Jake Sullivan is a senior fellow at the Carnegie Endowment for International Peace. He served in the Obama administration as national security adviser to Vice President Joe Biden and director of policy planning at the State Department.
What will happen if President Trump and North Korean leader Kim Jong Un meet? Many experts believe that a rushed and ill-prepared summit is likely to fail, prematurely discrediting diplomacy and putting us on a path to war.
This is a plausible, and frightening, scenario, especially given the impending arrival of the notoriously hawkish John Bolton. But another scenario is just as plausible: Trump and Kim move quickly to strike a barest-of-bones “grand bargain” that commits Washington to address North Korea’s concerns in return for Pyongyang’s promise to pursue denuclearization, with the details to be worked out later. An all-sizzle-and-no-steak deal of this kind would be classic Trump, giving him the optics of a diplomatic “win” while doing little to reduce the threat posed by Kim’s nuclear program. This could prove a trap for the United States, but Trump may well fall into it.
Why is such an outcome plausible?
First, in any high-stakes summit, the laws of diplomatic physics create momentum that drives leaders to reach a “declaration” or “accord,” even if it means defining down success. And Trump has always shown that he’s keen to trumpet “wins” even when the substance doesn’t bear out the claims. For him, it’s the choreography and drama that matter; he can leave the real substance for later, and for others.
Then consider the zone of possible agreement. Like his father and grandfather, Kim has apparently signaled that he is open to mouthing the word “denuclearization,” at least as a bargaining maneuver to alleviate sanctions pressure. Meanwhile, Trump has shown that, for him, there are no sacred cows in U.S. foreign policy, in Asia or anywhere. So there is every reason to believe that he would be prepared to make a sweeping offer — including a peace treaty, normalization, an end to sanctions and a reduction in military exercises — if he got a denuclearization pledge in return.(He might even put the U.S. troop presence in South Korea on the table.)
The fact is, establishing the outlines of a “grand bargain” has never been the hard part. Indeed, the George W. Bush administration negotiated a joint statement in 2005 containing some of the key elements. The hard part has always been nailing down the specifics and enforcing them. Trump and Kim would just leave that to their respective teams, a process that would inevitably involve years of motion with little movement, and ample opportunities for deadlock, breakdown and North Korean cheating.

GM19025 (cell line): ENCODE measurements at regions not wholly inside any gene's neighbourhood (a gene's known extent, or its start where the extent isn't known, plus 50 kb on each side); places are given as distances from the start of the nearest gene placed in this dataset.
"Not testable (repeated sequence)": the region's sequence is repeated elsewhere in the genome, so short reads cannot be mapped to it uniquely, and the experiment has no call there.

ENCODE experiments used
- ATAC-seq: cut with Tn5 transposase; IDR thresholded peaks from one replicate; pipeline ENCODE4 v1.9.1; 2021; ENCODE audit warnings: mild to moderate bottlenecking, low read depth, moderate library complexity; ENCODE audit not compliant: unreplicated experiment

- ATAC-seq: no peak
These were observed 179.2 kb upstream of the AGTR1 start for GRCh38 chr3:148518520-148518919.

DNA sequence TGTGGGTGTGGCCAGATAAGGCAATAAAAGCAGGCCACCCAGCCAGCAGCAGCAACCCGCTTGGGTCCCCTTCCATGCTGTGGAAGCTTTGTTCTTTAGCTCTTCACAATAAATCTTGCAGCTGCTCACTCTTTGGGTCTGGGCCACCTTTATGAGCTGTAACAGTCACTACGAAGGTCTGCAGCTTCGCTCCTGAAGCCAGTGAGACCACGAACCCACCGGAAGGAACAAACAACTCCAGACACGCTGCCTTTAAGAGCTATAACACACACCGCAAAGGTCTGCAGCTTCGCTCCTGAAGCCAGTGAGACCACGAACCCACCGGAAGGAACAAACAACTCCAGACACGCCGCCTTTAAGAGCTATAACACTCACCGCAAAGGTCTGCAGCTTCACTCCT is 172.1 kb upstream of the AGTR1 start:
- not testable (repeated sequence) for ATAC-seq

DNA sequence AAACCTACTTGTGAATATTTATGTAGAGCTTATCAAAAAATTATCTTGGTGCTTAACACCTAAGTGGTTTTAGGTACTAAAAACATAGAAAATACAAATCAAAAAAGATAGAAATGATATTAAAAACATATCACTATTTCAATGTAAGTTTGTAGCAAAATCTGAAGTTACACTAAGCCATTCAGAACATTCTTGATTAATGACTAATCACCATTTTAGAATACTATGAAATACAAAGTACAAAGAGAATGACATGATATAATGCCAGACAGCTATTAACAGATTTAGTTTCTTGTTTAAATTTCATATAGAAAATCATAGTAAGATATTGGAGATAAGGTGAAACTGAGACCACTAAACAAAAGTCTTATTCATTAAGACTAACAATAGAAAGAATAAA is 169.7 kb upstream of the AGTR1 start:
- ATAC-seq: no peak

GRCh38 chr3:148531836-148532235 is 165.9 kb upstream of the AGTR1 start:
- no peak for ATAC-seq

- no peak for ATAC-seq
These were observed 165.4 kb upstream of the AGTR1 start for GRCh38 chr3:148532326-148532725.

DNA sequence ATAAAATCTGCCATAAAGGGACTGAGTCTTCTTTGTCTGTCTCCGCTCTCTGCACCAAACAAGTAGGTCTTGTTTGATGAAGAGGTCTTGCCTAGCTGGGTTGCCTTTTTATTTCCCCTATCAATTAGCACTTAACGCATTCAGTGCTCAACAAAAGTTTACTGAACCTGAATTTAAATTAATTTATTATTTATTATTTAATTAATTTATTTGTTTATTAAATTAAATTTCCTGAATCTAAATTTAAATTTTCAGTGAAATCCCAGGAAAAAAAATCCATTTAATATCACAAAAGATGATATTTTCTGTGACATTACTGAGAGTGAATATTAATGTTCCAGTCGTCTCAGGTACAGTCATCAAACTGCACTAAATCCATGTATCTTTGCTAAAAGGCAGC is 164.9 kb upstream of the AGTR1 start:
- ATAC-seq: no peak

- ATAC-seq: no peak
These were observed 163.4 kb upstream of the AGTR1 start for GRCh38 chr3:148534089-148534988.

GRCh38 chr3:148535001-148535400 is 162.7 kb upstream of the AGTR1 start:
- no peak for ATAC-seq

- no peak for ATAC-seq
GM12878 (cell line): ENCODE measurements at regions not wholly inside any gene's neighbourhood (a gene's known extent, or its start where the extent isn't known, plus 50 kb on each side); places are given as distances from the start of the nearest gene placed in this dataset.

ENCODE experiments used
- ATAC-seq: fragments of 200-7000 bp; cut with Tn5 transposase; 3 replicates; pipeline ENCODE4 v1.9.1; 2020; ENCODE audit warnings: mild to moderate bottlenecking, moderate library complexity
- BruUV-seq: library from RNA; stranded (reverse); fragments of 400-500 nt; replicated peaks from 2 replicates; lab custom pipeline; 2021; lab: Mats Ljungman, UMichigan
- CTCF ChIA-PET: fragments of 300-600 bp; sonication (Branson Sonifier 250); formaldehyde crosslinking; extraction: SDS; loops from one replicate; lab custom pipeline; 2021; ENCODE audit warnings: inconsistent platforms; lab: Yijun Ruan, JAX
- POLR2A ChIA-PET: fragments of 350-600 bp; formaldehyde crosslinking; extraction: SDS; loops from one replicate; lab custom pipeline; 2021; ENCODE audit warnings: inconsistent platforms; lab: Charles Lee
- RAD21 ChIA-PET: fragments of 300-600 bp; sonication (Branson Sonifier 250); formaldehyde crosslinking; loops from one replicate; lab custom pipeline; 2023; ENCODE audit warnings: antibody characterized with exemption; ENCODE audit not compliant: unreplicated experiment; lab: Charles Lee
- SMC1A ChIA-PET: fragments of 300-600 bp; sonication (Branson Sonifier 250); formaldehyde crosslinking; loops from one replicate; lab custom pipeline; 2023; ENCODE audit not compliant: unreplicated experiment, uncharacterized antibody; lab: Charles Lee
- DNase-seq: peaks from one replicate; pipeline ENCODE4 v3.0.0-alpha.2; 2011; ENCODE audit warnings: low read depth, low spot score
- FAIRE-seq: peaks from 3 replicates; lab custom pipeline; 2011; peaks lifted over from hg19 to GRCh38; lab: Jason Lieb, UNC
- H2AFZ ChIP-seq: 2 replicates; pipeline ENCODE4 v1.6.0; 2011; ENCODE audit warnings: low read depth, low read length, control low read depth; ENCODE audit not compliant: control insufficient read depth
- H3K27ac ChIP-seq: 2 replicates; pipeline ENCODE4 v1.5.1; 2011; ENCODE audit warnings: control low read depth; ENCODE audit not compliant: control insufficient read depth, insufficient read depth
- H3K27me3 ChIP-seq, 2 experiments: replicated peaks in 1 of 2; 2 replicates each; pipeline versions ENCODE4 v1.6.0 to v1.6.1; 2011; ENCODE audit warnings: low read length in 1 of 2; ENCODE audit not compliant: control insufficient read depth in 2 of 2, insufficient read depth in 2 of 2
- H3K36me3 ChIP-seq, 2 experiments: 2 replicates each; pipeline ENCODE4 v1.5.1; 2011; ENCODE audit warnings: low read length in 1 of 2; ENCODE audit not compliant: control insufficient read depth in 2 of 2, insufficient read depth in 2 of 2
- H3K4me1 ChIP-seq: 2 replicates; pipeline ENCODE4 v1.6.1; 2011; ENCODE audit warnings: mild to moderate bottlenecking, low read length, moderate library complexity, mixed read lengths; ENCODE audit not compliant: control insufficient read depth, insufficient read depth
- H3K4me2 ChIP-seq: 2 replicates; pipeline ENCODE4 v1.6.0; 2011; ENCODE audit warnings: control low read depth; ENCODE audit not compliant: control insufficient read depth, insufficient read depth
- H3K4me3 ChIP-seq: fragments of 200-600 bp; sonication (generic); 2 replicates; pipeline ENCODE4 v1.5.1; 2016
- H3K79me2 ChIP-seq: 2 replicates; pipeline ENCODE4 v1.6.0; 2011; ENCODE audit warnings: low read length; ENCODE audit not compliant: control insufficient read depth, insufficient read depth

Finally, consider the politics. Trump’s supporters, starting with Fox News, would rapturously applaud the outcome, without pausing to remember that they relentlessly attacked President Barack Obama for far more rigorous agreements. Trump’s critics would undoubtedly temper their opposition, because the alternative is catastrophic war. And while Bolton would hate this approach under a different president, he may like the politics of it for Trump for now — and figure that he can press for military action later.
But here’s the rub: There is a real risk that this kind of outcome would work much more to Pyongyang’s advantage than Washington’s.
Our partners would take their foot off the sanctions gas, even if our concessions were meant to come later. After a grand, but premature, Trump announcement that he has “solved” the North Korea nuclear issue, South Korea would naturally accelerate its engagement with the North, including its economic ties. China, fearing that U.S.-North Korean engagement would weaken its hand, would scramble (even more than it already has) to offer incentives to increase Beijing’s influence with Kim.
Meanwhile, we might not even get the full benefits of a freeze on North Korea’s capability. We know North Korea has a history of promising big and then working in secret to advance its program. And since the Trump administration has deliberately degraded our diplomatic capacity and nonproliferation expertise — and Trump won’t be paying attention to what happens after the cameras are turned off — Pyongyang would enjoy an advantage in the period following a summit.
North Korea, in this scenario, would be implementing a new version of its old playbook: Make a series of promises in exchange for economic breathing room — and break them later. This could easily raise the risk of war in the medium term.
Whether a bold gambit up front is nonetheless worth the risk is a fair question, given that North Korea is the land of lousy options. This is not an argument against diplomacy, or even against a summit. It’s an argument against approaching the summit with politics and pageantry in mind, rather than hardheaded practical concerns.
That is why Congress should press Mike Pompeo during his confirmation hearing for secretary of state to acknowledge these risks and account for how he would intend to deal with them, if confirmed. And it is why our allies should demand rigorous and thorough consultations before the summit proceeds.
Trump won’t be thinking about the risks, only about the political reward. It is up to the rest of us to hold him accountable to deal with the reality, and not just the reality show.